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Personal Protective Equipment (PPE)

Personal Protective Equipment (PPE) is used as temporary (until more effective hazard control techniques can be used) or last line of protection for workers against hazards. The PPE you use will depend on the work environment, the work conditions, and the process being performed.


Each piece of PPE has a specific use and may be made of specialized materials appropriate for one use, but not appropriate for another. For example, thick natural rubber gloves will protect the wearer from strong solutions of sodium hypochlorite (bleach) for an 8 hour working day, but it will not protect them from ammonia hydroxide as effectively.


It is also important to remember that wearing the right PPE is important. PPE does not reduce the workplace hazard nor does it guarantee permanent or total protection for the wearer. Simply having Personal Protective Equipment (PPE) available is not enough. In order to ensure the required level of protection:


•  PPE should be selected considering the type of hazard and the degree of protection required.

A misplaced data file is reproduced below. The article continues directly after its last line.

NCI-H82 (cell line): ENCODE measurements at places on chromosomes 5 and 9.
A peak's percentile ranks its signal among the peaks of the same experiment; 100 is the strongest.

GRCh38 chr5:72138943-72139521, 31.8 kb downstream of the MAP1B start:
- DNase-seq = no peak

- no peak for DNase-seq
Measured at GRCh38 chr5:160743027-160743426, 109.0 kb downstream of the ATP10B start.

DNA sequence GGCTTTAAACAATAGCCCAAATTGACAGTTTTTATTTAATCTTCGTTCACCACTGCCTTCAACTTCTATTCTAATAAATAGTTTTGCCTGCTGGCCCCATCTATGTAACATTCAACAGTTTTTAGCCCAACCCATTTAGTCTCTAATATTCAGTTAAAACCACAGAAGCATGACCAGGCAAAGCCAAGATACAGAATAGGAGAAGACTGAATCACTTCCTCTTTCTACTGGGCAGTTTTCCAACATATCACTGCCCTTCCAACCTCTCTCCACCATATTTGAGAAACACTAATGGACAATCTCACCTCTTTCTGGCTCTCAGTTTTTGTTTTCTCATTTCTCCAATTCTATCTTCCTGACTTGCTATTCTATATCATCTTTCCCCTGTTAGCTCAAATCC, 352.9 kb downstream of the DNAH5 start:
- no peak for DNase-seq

•  PPE should be useable in the presence of other workplace hazards.


•  Users should be trained in proper use and fit of the PPE.


•  PPE should be properly stored and maintained.


•  If PPE is found to be defective, it should be discarded and replaced.


Wherever people work, there may be a need for PPE. This slide shows some typical jobs, hazards and PPE requirements for various jobs.


 Working with Chemicals


•  When working with chemicals, personal protective equipment is worn by workers to reduce or eliminate the exposure. The MSDSs (see Chemical Hazard Notes) for chemicals in the classroom or in the workplace will list the right PPE to wear. Not all types of PPE will protect against all hazards so it is important to always check the MSDS first before using both the chemical and the PPE.


 Industrial or Construction Workplaces


•  Safety footwear, eye protection and head protection are minimum requirements for most jobs. Commonly used types of PPE in industrial and construction workplaces include:


•  head protection (hard hats) for protection against falling objects;


•  safety glasses for protection against intense light, UV rays, infra-red rays (radiation from hot objects) and flying objects, such as wood chips, dust particles and metal pieces;